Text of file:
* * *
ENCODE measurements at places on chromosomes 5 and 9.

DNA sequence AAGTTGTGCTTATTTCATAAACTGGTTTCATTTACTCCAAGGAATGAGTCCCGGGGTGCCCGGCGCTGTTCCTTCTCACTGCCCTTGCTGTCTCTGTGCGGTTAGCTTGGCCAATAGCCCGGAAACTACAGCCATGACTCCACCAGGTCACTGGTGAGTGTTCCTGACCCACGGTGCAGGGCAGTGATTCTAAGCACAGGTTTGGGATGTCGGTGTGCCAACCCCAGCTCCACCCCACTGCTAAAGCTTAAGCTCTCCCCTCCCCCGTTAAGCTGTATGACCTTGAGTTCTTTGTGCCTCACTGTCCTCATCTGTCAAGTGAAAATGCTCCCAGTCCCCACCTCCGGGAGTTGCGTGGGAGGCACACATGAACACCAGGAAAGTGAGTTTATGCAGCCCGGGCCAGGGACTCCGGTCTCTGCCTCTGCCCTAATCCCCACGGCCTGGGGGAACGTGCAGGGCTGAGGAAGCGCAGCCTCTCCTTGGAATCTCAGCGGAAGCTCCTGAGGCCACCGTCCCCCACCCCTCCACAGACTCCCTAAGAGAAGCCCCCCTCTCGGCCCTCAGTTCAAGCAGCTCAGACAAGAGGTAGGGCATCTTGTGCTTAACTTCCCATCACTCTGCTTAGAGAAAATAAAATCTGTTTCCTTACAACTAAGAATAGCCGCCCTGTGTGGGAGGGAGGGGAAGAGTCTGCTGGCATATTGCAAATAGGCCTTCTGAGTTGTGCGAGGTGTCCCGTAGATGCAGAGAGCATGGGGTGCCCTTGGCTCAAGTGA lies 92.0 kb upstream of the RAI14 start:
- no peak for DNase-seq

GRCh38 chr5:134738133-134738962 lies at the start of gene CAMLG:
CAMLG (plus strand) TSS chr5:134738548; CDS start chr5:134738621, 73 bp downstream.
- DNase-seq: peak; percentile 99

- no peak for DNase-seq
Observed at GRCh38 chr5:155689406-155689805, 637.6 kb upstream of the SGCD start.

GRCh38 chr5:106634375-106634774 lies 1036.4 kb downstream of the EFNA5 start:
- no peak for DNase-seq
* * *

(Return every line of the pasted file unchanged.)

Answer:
ENCODE measurements at places on chromosomes 5 and 9.

DNA sequence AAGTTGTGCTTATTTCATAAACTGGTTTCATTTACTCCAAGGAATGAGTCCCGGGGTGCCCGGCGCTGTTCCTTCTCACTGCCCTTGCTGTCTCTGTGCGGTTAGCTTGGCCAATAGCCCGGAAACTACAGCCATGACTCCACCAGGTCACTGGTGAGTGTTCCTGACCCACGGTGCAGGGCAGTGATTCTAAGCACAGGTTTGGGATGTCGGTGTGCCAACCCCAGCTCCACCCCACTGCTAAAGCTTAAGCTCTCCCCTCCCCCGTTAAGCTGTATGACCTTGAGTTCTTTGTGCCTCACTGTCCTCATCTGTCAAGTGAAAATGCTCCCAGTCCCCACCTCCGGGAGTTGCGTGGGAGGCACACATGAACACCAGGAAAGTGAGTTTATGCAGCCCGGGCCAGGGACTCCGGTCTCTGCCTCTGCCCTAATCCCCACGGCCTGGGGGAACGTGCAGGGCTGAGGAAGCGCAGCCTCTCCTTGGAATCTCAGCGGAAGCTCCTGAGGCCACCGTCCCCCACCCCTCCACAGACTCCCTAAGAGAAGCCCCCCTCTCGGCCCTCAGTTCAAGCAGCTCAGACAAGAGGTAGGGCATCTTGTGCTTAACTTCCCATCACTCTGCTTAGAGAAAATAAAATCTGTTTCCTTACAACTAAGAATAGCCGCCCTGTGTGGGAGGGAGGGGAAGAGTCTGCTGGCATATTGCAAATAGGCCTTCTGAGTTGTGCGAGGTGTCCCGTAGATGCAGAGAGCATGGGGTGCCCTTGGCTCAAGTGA lies 92.0 kb upstream of the RAI14 start:
- no peak for DNase-seq

GRCh38 chr5:134738133-134738962 lies at the start of gene CAMLG:
CAMLG (plus strand) TSS chr5:134738548; CDS start chr5:134738621, 73 bp downstream.
- DNase-seq: peak; percentile 99

- no peak for DNase-seq
Observed at GRCh38 chr5:155689406-155689805, 637.6 kb upstream of the SGCD start.

GRCh38 chr5:106634375-106634774 lies 1036.4 kb downstream of the EFNA5 start:
- no peak for DNase-seq